Monday, March 12, 2007

why are we so bad at evangelism (or - time to get cookin')

Yesterday morning, fellow hOMEie Jim and myself did a team-preach/discussion facilitation at St Clement's Parish Church - the Parish that most of hOME's activity takes place within (so we are there with their kind permission etc.)

The Lectionary gospel passage for the day was Luke 13: 1-9 which is a strange passage in many ways. We decided to focus on the second part in which Jesus tells a story about a tree that has been planted but has borne no fruit for three years. It was a challenging passage for us as we have been going about three and a half years now, so the passage begged a difficult question for us i.e. what does it mean to be fruitful, and have we been?

The New Testament describes fruitfulness in different ways (fruit of the Spirit etc.) but there's also no getting away from the fact that it also envisages fruitfulness to mean the growth of the Christian community. We might want to term that evangelism.

Evangelism has got a lot of bad press in recent years, a lot of which has been justifiable. And I have spoken many times about the need to see evangelism as an aspect of mission (which is rightly understood to be God's activity in the world to restore the whole of his creation).

But what about this pesky evangelism business. Why are we who are exploring new forms of church seemingly so poor at seeing people come to faith (this seems to be quite a common experience in emerging communities).

In the passage - Jesus talks about the manure that the gardener wants to put around the tree to encourage it to be fruitful. What might that compost/manure be?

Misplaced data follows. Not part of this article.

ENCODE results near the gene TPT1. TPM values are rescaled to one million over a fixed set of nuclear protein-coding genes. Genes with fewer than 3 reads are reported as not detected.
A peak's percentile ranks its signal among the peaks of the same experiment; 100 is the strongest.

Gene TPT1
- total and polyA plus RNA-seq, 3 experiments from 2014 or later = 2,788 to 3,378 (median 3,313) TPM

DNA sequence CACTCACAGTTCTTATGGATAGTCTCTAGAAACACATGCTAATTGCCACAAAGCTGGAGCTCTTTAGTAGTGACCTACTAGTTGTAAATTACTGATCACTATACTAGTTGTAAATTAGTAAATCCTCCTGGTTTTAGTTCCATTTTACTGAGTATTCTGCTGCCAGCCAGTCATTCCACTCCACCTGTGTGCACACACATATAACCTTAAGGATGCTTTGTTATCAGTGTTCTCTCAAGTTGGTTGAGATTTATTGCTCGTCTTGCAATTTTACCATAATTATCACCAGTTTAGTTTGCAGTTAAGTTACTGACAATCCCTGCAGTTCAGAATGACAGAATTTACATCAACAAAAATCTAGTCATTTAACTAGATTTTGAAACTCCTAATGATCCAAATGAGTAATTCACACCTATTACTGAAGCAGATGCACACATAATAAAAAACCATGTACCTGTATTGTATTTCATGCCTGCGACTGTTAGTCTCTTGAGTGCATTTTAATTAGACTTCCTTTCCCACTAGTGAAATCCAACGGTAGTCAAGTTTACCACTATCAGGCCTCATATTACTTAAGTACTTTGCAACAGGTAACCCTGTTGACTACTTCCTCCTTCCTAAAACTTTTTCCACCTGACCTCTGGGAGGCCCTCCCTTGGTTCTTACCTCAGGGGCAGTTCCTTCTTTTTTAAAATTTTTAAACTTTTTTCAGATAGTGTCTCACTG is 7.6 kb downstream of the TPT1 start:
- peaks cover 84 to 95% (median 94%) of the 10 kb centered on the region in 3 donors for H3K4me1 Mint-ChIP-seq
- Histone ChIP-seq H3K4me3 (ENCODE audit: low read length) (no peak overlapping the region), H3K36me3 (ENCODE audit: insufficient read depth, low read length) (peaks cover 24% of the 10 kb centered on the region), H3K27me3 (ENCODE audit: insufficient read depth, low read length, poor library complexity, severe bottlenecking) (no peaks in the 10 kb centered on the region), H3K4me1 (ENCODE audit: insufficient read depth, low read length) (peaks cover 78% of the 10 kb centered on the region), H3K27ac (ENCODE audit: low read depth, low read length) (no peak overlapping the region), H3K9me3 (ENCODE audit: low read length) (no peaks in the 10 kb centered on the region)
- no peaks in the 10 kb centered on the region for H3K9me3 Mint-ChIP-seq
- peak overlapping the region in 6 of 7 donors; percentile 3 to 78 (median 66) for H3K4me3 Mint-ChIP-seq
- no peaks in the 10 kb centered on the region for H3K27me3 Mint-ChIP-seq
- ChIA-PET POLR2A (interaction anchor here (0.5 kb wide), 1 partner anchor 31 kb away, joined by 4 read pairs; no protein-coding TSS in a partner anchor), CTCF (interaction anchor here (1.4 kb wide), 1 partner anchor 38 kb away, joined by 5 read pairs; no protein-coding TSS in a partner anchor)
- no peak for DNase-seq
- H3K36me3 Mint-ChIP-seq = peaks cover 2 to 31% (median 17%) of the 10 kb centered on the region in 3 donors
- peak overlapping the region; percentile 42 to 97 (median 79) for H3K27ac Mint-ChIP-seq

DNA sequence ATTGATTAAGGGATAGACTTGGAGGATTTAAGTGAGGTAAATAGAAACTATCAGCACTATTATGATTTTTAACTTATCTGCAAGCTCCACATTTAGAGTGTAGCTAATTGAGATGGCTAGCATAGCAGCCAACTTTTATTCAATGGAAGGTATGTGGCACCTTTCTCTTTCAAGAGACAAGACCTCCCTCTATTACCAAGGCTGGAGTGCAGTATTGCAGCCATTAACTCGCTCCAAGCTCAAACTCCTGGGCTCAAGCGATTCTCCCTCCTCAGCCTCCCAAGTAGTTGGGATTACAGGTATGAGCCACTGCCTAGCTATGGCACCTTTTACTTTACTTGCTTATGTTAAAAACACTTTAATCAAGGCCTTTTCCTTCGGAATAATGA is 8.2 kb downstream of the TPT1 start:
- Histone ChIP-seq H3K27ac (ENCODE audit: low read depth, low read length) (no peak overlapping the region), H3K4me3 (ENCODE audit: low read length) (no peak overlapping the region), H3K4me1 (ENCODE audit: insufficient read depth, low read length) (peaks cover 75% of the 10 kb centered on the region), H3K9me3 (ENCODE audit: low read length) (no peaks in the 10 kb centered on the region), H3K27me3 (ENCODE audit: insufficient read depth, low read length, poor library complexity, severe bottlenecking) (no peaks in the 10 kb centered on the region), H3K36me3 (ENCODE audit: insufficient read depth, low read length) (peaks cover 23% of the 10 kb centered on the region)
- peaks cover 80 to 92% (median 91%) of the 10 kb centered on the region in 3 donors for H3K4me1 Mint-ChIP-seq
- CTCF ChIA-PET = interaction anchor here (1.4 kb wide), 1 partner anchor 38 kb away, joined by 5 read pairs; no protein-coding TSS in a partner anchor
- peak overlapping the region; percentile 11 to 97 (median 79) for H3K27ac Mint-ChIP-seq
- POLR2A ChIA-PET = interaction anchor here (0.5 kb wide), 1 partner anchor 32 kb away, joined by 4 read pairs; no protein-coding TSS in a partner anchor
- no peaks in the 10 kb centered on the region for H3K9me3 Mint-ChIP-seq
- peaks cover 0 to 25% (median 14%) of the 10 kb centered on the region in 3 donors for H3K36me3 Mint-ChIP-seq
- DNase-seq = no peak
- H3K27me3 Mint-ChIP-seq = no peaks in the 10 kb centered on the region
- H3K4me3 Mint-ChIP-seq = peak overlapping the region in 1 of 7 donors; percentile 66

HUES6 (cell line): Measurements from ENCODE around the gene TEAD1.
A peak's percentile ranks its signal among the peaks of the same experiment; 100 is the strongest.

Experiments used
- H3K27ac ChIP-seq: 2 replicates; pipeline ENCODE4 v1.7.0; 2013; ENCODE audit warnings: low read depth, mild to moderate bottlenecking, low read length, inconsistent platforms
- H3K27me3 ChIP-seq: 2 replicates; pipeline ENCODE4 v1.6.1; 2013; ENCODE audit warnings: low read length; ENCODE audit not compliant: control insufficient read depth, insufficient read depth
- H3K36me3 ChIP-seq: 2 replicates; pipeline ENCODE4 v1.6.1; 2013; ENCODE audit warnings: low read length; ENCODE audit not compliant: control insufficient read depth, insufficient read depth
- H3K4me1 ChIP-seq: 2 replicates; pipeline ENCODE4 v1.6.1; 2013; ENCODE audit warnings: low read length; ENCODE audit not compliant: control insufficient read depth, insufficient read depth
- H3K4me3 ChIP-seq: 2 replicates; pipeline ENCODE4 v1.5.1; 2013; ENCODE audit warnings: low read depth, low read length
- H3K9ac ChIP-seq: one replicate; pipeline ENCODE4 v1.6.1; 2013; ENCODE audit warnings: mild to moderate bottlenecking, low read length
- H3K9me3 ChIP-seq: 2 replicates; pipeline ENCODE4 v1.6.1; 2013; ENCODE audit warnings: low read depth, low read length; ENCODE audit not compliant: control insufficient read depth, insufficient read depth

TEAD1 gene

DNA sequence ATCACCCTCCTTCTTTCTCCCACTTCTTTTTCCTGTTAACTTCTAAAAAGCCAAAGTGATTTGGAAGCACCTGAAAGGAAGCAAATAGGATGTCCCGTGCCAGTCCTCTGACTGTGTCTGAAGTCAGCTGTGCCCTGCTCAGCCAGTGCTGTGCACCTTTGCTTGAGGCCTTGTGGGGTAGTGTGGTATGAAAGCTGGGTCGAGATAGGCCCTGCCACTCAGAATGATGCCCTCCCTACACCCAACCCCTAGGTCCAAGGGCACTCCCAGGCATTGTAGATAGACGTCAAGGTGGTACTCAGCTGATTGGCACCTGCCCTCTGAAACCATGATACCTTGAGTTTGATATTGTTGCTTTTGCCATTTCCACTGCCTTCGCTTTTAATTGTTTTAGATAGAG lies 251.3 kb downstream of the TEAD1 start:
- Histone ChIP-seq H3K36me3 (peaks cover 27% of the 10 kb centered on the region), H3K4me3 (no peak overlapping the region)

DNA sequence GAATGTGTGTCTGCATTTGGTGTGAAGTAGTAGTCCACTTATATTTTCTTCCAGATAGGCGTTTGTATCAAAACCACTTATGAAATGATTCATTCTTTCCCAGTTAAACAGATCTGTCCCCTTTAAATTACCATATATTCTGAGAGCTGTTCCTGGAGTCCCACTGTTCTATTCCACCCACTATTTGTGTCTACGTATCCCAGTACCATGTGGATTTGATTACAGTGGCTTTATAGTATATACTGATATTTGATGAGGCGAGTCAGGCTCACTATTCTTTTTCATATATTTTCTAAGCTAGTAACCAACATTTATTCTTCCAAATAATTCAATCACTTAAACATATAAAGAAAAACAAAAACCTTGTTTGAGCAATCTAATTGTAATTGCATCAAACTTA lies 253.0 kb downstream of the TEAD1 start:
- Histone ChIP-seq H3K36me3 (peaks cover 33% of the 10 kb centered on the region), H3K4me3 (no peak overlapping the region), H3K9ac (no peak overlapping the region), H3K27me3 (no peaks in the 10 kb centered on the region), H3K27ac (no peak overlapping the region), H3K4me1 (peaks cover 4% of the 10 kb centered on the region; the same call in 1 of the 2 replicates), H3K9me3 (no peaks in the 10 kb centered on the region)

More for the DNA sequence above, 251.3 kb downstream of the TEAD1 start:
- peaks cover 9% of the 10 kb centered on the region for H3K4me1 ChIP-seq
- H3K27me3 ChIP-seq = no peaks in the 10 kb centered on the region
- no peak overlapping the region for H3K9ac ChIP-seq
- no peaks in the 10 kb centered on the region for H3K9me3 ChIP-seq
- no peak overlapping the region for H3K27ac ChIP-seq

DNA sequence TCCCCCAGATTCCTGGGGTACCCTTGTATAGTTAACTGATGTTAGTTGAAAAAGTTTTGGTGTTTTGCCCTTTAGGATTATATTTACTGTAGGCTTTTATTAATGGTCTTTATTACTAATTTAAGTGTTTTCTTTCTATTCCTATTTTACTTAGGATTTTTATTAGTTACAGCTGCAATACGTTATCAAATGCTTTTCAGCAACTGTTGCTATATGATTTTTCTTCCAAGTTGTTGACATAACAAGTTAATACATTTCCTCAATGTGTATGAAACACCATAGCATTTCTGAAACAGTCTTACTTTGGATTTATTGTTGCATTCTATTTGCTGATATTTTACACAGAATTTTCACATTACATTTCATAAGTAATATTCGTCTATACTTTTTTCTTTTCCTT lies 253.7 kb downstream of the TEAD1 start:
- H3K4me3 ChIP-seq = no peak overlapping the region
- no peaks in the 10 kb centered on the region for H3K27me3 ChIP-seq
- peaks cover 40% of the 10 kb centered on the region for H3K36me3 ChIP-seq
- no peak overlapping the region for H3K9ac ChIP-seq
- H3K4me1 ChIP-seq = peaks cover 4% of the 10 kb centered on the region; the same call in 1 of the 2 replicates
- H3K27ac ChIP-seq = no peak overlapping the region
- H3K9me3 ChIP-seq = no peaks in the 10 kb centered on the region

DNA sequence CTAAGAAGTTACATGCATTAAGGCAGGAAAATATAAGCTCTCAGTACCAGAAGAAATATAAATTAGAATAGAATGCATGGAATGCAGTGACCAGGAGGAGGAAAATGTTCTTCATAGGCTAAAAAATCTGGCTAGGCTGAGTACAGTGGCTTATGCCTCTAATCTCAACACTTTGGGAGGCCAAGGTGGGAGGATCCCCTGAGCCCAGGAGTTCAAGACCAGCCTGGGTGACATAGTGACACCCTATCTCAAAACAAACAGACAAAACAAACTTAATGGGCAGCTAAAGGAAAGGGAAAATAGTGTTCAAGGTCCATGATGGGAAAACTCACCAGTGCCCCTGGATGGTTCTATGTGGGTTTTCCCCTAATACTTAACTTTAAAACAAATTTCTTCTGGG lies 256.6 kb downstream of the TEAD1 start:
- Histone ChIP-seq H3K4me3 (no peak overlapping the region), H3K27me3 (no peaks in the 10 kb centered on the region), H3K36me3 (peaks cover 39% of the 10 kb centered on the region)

We suggested it could be many things (and there were some fantastic contributions from the congregation to the discussion at this point) but some fresh thinking might be part of it.

Then we developed a germ of idea that was suggested in Pete Rollins' book - How (Not) to Speak of God.

Much evangelism to date could be characterised as being akin to going up to people in the street with a plate of food and trying to convince them (a) that they are hungry (they mostly don't think they are) and (b) they should take some of our food. We then develop ever more elaborate ways of trying to get them to take the food or convince them that it makes rational sense to take the food.

Pete suggests a different approach. What if we understood ourselves to be the 'aroma of Christ'. I guess we've all had the experience of walking down the street and catching a whiff of some fantastic food, which instantly makes us feel hungry. Could this be a more helpful way of understanding the task of evangelism?

What would we need to see this happen. We suggested 7 things:

1. chefs i.e. people of faith
2. a kitchen i.e. a context for the chefs to be together - church
3. ingredients i.e. good smelling stuff - mercy, compassion, reconciliation, justice, forgiveness
4. a cooker i.e. the life of the Spirit in us and between us/around us
5. some open windows i.e. to let the good smells out - relationships, honesty etc.
6. proximity i.e. to be cooking near to where people might be
7. a spirit of inclusion i.e. the ability and willingness to offer people a seat at the table once they take the initiative and get in touch with their own hunger.

Traditionally we have jumped straight to point 7 without thinking about how we can help people to figure out for themselves that they are hungry.

Anyway - thought there might be somebody out there who might be interested in this!

1 comment:

Matt Page said...

Hi Matt,

Your blog has suddenly burst into life!

Great post. Might have to plagiarise it (or at least buy the book and "borrow" from that).